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He thought the technology was so good he moved from a high profile position at HP Technology Services. Now Peter Gross is hoping to spread Bloom Energy’s unique data center power idea around the world
16 March 2012 by Penny Jones - DatacenterDynamics
Fuel cell technology company Bloom Energy is making a concerted push into the data center market, hiring one of the industry’s big guns to lead a new mission critical arm to push a new product designed specifically for the market.
Two days after we blogged about rumours circulating that Bloom, one of Silicon Valley’s hottest startups, could be providing Apple with fuel cells for its newest data center in Maiden, North Carolina, Bloom Energy announced Peter Gross, cofounder and CEO of EYP Mission Critical Facilities, was coming on board.
Gross moved to Bloom Energy from a role with HP Technology Consulting where he was Vice President and Managing Partner. He will now lead Bloom Energy’s Mission Critical Practice in a role he says has the potential to change the face of the data center industry.
“I have known KR (Sridhar – the founder of Bloom Energy) for about 15 years and have followed the company’s progress and solution closely,” Gross said.
“I always felt that Bloom had the ability to become a really transformational component of the data center. I tried to do a project involving Bloom for a number of years but did not have the opportunity, then I finally decided I wanted to take this to the next step and joined the company.”
Gross said this involves using Bloom’s fuel cells as a direct energy source for the data center, removing reliance on the utility grid. Bloom’s solution uses a powdered sand formed into solid ceramic squares and technology developed by the semiconductor industry to produce an electrochemical reaction for a clean power source.
Bloom for the data center
According to Gross, the most recent incarnation of Bloom Energy’s fuel cell box exceeds 60% efficiency, making it the most advanced fuel cell on the market, and by having boxes situated on site data center operators will also see reductions in losses through transmission and distribution.
“This is a fundamental shift where the power is not delivered to the grid . . . in this case Bloom will become the primary source of power, while the utility will be used as a secondary or alternative source of power,” Gross said.
“We are creating a whole new [energy] architecture where we have two independent sources – the grid and potentially the natural gas network (or natural gas produced on site). By doing this we improve the reliability and reduce significantly the carbon footprint of the data center.”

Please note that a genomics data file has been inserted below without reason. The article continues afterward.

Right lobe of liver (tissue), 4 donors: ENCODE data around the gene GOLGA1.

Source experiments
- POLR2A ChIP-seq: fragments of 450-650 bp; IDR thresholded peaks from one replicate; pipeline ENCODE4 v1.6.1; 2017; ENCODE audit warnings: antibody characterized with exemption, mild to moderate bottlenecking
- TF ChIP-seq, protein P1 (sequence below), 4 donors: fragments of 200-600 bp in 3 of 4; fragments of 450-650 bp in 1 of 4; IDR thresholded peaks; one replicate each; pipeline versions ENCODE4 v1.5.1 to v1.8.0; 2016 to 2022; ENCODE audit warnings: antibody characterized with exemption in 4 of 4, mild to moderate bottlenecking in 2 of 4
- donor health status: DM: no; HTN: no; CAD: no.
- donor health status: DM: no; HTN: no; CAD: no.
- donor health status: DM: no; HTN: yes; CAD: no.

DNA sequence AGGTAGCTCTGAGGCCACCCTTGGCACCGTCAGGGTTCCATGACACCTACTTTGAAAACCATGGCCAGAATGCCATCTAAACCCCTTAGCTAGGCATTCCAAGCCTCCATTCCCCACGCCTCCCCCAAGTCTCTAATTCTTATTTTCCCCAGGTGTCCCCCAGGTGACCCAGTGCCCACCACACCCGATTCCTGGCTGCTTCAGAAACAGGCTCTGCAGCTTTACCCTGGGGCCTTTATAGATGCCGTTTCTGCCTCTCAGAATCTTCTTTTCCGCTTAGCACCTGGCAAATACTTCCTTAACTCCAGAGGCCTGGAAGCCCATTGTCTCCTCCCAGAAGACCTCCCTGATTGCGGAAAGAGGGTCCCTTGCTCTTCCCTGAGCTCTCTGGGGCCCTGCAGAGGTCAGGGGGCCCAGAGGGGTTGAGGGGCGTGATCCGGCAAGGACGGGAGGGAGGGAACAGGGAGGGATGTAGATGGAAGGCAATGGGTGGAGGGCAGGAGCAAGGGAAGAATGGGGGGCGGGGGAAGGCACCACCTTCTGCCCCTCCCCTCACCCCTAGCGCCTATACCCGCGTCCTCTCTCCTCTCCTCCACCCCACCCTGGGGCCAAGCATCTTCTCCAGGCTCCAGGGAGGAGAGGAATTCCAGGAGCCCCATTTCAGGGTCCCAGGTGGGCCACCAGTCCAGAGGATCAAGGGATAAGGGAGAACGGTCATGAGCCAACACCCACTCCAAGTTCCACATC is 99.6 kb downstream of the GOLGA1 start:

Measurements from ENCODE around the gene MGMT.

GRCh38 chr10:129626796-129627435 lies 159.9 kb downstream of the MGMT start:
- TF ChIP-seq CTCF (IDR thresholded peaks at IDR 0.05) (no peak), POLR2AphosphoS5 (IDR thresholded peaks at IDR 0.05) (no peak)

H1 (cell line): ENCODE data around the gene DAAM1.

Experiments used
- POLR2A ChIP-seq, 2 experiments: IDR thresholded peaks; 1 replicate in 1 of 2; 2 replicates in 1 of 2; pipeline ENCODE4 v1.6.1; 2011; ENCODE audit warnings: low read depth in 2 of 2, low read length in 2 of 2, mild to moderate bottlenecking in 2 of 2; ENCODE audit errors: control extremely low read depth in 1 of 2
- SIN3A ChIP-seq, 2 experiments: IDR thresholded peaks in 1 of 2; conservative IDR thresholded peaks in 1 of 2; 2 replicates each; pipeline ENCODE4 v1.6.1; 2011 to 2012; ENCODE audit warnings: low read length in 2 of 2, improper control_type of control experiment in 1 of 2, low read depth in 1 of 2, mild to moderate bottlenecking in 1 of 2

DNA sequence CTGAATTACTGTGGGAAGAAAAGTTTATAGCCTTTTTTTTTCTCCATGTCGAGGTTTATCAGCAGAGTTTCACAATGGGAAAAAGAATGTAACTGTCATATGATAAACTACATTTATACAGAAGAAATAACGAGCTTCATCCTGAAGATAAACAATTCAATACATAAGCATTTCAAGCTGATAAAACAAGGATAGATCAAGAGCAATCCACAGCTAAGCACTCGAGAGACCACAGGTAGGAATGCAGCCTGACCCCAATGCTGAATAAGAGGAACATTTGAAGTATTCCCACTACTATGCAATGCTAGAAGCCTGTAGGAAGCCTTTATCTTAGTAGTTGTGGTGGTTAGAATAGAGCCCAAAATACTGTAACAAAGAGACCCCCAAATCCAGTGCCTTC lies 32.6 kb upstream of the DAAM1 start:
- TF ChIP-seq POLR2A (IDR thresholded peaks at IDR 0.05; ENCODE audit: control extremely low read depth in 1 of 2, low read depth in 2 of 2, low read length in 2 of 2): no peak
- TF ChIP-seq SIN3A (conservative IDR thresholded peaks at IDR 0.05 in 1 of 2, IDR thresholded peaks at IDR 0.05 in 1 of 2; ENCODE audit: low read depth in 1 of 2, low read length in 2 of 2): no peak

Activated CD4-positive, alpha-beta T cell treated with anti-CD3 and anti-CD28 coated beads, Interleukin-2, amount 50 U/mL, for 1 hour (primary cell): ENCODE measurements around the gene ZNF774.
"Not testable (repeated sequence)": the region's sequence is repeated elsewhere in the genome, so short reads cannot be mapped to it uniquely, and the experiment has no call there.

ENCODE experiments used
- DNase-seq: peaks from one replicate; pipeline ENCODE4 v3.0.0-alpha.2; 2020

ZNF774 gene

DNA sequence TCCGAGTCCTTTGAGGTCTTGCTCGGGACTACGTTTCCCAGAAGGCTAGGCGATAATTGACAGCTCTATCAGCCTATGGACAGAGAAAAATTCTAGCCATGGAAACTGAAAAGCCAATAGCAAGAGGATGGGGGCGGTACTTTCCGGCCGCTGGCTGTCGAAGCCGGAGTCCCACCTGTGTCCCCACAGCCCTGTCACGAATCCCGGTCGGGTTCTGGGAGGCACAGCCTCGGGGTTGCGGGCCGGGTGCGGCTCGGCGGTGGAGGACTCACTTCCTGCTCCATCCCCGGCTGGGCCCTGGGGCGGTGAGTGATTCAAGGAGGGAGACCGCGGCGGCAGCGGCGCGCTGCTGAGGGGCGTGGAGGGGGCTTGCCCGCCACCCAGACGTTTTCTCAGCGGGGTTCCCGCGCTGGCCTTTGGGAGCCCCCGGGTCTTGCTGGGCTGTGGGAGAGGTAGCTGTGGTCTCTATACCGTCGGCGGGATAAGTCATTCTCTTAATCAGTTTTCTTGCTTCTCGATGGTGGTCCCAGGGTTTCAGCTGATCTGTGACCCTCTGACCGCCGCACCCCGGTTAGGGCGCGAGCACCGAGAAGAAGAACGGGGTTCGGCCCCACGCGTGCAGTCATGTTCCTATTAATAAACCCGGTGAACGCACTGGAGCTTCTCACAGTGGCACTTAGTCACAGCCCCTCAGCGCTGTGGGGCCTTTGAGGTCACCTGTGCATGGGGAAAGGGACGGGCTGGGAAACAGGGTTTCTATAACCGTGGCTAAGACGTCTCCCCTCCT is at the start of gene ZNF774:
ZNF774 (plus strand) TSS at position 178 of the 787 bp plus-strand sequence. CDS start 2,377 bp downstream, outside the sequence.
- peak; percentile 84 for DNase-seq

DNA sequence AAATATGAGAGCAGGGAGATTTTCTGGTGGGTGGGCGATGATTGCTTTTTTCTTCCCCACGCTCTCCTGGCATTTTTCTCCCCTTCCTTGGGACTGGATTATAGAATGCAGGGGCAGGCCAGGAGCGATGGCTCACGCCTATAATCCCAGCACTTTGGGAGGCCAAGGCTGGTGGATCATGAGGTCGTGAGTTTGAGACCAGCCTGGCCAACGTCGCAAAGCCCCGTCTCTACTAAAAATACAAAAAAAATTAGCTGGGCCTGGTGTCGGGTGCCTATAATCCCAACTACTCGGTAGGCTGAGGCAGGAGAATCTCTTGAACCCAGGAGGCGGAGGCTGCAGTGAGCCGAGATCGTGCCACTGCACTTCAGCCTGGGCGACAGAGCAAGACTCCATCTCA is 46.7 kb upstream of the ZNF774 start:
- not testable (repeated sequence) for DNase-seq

A Bloom Energy box installed for commercial use by Caltex
Gross said the systems will provide the biggest returns on cost in places where electricity prices are skyrocketing and gas prices are low, or sources of natural gas are readily available. “Right now the cost of natural gas in the US is at an all-time low because the US has been able to dramatically boost its production of natural gas, and obviously that has an impact,” Gross said.
But like most solutions, the return on investment will differ depending on site location and the original set up of the data center. The system can benefit both existing and new build greenfield data center sites. “There is also a great benefit for retrofits, primarily facilities that are in cities where the utility cannot bring additional power to the facility for whatever reason,” Gross said.
Only an incident such as an earthquake, according to Gross, could bring the system unstuck.”Bloom Energy’s reliability comes from the fact that now you have a natural gas on hand, and the likelihood of both (onsite natural gas and the utility grid) going down simultaneously is extremely low. Probably a major earthquake could do that,” Gross said.
He said about five Bloom Energy boxes could provide for about 1MW of power on site, and while the boxes themselves are relatively heavy, most will be installed in places that won’t have an effect on data center space. “It does not require special indoor space, or air conditioning. You install it outside and forget about it,” Gross said. This is in comparison to the size and performance of generators – which are supposed to only operate a few hours a year.
Bloom Energy's fuel cells in production
According to Gross, most projects will be catered for within an average of nine months from start to finish. “The whole thing is built in the factory, tested, commissioned, dropped in place, and the connections to the existing electrical distribution solution are made from there before it is ready to go,” Gross said.
As for who is using these solutions – Bloom Energy already has numerous boxes in use at commercial premises with big-name clients including eBay, FedEx, Walmart and Coca-Cola. Gross said he expects to name a data center client “soon”. As for Apple: “No comment” was the response provided to DatacenterDynamics.